Every year, along with the March for Life in Washington, comes the tradition of infighting within the anti-choice movement over which bill they will ask Congress to pass to commemorate the occasion.
This year, Republican leadership and establishment anti-choice groups like National Right to Life and the Susan B. Anthony List have settled on a House vote on the “Born Alive Abortion Survivors Protection Act,” essentially a messaging bill that tries to portray abortion providers as callous murderers.
This has left others in the anti-choice movement fuming. Last year, Ohio activist Janet Porter managed to get Rep. Steve King to introduce and hold a subcommittee hearing on a federal version of bill she devised called the “heartbeat bill,” which would ban abortion at around six weeks of pregnancy, or before some women even know that they are pregnant. This is the bill that Porter, King and their allies think that the House should be voting on today to commemorate the March for Life, and they think they know who to blame for the fact that it’s not getting a vote: the National Right to Life Committee.
In a press release that was reprinted today in Charisma, Porter’s group Faith2Action wrote:
Rather than pass HR 490, the Heartbeat Bill, to protect every child whose heartbeat can be detected, Congress chose, instead, to pass the “Born Alive Abortion Survivor’s Protection Act,” HR 4712, which won’t prevent a single abortion. Why wouldn’t a pro-life Congress pass the bill with 170 co-sponsors which is closest to ending abortion? The answer: National Right to Life.
The press release quotes Operation Rescue’s Troy Newman comparing National Right to Life to Judas:
Troy Newman, president of Operation Rescue, stated, “If you do not support the bill you oppose it.”
Newman added, “There has been no greater betrayal of innocent blood since Judas betrayed our Lord in the Garden of Gethsemane but that of National Right to Life selling the innocent blood of preborn children.”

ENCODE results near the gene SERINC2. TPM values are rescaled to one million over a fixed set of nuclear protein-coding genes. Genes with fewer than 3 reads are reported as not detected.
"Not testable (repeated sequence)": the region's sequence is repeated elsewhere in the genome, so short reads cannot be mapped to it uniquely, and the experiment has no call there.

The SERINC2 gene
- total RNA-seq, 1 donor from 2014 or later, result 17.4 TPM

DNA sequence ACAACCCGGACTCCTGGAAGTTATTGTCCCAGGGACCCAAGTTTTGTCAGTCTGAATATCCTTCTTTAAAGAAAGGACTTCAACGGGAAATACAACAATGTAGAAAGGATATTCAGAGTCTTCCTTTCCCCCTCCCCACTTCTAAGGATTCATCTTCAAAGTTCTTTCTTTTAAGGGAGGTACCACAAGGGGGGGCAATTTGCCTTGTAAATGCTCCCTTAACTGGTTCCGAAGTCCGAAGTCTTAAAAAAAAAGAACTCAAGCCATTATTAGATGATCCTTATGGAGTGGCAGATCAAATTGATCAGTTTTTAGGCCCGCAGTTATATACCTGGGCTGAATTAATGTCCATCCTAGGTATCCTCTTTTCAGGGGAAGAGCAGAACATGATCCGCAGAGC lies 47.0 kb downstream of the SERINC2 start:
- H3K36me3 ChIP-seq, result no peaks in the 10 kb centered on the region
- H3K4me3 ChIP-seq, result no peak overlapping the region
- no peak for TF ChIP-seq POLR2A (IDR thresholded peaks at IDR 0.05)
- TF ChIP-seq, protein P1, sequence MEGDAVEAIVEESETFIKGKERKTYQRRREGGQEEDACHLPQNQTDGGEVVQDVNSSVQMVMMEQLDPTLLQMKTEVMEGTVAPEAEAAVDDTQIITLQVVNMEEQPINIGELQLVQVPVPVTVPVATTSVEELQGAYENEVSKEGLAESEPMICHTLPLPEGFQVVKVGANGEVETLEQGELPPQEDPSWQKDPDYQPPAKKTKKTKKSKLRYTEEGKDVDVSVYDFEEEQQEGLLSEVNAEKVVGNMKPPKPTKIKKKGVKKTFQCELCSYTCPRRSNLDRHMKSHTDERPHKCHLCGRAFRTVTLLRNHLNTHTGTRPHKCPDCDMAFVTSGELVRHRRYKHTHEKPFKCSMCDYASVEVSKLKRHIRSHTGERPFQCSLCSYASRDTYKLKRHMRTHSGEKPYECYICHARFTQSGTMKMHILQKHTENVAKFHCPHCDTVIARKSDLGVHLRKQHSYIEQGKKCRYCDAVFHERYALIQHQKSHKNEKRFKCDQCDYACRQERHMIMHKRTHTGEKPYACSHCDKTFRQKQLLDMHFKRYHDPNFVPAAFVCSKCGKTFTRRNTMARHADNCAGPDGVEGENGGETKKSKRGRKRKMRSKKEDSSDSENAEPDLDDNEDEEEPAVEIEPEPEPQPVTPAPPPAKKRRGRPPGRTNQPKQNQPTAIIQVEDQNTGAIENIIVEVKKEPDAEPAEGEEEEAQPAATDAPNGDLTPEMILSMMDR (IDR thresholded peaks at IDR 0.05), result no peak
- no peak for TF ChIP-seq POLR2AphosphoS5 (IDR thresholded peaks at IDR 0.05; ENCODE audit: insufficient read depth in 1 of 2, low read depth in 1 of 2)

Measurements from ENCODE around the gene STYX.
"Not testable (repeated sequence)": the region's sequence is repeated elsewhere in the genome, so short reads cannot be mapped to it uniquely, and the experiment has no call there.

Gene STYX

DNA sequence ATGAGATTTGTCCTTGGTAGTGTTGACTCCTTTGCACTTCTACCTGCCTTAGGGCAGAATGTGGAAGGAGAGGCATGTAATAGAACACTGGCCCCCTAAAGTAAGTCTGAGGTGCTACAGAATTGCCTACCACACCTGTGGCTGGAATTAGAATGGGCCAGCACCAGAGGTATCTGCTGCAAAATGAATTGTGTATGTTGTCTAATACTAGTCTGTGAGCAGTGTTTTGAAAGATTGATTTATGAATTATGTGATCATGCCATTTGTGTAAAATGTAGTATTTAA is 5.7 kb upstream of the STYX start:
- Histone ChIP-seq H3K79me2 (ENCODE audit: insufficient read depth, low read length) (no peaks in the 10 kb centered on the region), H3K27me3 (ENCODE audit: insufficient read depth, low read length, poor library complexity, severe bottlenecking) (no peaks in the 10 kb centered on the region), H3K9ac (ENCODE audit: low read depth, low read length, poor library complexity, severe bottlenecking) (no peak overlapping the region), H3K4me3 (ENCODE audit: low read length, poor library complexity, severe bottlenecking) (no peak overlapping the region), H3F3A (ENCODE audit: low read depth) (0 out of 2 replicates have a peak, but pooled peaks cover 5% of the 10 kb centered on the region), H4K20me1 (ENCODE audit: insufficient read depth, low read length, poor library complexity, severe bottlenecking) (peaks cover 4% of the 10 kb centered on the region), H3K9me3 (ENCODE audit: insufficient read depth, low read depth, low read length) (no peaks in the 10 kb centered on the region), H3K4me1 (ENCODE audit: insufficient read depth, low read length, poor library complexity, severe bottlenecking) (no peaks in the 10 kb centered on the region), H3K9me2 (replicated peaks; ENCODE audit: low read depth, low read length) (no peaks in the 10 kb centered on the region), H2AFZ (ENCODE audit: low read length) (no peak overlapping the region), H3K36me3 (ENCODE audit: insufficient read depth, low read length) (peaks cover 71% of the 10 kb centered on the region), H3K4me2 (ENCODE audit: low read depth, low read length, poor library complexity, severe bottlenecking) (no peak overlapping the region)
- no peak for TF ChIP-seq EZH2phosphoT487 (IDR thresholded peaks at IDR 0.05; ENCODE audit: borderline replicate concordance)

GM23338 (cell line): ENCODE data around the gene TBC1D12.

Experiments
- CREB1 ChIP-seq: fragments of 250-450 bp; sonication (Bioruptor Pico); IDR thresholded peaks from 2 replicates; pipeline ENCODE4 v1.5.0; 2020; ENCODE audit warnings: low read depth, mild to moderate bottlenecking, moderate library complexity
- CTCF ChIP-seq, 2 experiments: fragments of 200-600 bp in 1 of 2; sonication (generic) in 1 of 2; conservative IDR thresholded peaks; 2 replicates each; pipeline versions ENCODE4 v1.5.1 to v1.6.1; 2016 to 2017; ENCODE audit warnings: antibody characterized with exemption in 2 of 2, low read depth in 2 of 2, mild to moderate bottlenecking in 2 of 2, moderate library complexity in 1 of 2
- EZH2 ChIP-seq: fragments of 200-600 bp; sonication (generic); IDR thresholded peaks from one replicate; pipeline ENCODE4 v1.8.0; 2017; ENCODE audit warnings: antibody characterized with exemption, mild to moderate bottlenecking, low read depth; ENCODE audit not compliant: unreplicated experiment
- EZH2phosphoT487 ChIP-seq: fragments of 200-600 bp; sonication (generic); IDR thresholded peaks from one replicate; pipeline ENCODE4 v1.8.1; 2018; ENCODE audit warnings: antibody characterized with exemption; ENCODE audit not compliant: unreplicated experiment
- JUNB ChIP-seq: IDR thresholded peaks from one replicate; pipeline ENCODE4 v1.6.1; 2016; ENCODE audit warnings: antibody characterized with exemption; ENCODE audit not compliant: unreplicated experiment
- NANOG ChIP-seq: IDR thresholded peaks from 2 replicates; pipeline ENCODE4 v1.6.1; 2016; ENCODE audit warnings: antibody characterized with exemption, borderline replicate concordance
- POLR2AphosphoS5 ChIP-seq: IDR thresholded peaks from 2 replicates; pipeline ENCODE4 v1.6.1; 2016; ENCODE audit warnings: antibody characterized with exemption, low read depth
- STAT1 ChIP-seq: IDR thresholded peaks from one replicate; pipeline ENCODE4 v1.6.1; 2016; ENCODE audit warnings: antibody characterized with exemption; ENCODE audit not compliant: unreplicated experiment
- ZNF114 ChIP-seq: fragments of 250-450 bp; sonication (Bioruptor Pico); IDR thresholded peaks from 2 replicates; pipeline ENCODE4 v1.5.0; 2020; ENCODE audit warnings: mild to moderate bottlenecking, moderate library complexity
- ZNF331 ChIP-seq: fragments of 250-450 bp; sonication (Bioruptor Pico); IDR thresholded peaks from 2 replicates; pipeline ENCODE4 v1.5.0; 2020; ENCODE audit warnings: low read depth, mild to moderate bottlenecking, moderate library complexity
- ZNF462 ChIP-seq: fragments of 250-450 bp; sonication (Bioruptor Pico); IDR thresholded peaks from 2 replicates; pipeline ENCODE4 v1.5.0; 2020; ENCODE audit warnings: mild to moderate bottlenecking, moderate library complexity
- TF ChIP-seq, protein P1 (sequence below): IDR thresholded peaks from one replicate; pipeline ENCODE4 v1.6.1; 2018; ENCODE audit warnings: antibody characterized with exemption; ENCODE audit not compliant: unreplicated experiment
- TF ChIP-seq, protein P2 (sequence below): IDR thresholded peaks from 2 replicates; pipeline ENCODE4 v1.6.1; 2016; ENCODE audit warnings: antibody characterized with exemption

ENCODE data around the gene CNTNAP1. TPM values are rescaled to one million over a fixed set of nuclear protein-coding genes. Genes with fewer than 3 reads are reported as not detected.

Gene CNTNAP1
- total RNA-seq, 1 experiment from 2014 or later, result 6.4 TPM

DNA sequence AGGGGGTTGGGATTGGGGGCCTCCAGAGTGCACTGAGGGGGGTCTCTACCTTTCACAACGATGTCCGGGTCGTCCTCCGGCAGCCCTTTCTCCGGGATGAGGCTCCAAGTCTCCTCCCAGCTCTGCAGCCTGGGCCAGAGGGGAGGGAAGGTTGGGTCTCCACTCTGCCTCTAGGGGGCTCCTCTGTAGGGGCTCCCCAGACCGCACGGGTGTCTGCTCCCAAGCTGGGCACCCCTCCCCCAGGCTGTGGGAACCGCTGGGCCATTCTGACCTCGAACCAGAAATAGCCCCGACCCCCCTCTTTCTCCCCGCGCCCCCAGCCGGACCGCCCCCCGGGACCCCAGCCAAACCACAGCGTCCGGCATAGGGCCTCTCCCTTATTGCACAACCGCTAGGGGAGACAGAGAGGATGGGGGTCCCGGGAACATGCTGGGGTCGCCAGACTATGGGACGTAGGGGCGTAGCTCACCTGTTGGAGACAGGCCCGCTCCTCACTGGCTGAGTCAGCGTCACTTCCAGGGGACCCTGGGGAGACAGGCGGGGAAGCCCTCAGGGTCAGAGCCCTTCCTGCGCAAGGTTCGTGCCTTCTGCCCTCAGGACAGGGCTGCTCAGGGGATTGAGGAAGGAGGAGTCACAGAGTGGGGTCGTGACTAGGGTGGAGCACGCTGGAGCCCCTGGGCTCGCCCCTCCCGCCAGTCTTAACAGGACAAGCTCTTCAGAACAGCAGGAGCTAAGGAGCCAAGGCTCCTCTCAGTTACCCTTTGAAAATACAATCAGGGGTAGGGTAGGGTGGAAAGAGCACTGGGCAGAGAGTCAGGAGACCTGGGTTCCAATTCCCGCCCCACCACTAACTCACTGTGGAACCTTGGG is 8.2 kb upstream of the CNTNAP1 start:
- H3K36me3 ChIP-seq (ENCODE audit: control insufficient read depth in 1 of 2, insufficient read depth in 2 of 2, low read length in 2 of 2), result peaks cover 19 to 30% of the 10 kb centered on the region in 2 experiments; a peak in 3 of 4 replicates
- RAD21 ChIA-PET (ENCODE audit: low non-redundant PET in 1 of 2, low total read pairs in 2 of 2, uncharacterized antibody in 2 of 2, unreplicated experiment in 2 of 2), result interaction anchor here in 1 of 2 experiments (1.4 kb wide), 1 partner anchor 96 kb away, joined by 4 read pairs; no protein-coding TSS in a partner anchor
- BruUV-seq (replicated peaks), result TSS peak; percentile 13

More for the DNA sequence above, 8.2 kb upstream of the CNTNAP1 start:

Former House Republican leader Tom DeLay, who has worked with Porter to push the “heartbeat bill,” wrote an op-ed in the Washington Times slamming National Right to Life’s incremental approach to outlawing abortion. “Today, National Right to Life, the only national group that doesn’t support the Heartbeat Bill’s substantial protection for unborn children, thinks ‘success’ is to kill only a million children a year,” he wrote. “We reject the establishment’s approach. We also reject those who have the thoughtlessness to continue it. We have more than enough blood on our hands and Congress has the means to stop this loss in nearly every case.”
At yesterday’s March for Life-connected Law of Life Summit, Rebecca Kiessling, an activist and attorney who argues against rape exceptions in abortion bans, said that King was “irate” that the bill “doesn’t have the support of the whole pro-life movement.” She urged the activists to “not settle for mediocrity” in abortion bans.
National Right to Life, for its part, is saying that it doesn’t oppose the heartbeat bill, but that isn’t enough for King, who told LifeSite News last week that the only way it will get a vote is if NRLC directly advocates for it:
“National Right to Life President Carol Tobias personally told Rep. King that we do not oppose his heartbeat legislation,” Tatiana Bergum, NRLC’s deputy press secretary, told LifeSiteNews. “We don’t understand why he is singling out National Right to Life for his unfair attacks.”
“We are focused on supporting the Pain-Capable Unborn Child Protection Act, the Born-Alive Infant Survivor Act, and the Dismemberment Abortion Ban Act,” said Bergum.
King told LifeSiteNews that if the Susan B. Anthony List, Family Research Council, and National Right to Life all supported the bill, it would be brought to the floor for a vote.
“The only organization that we can identify that’s not publicly endorsing and supporting the bill is National Right to Life,” he said. “I think National Right to Life needs to decide to lead, follow, or get out of the way.”
In response to Tobias’ remarks, King said Tobias should “pick up the phone and call Speaker Ryan.”
King and Porter maintain that the onus is on NRLC to actively support the bill because that is the only way Republican leadership will allow a vote on it.
The bad blood seems to be in part carried over from the fight over Porter’s “heartbeat bill” in Ohio, where National Right to Life’s state affiliate opposed the bill for fear that it would set off a court challenge in an unfriendly climate that could set the anti-choice legal movement back.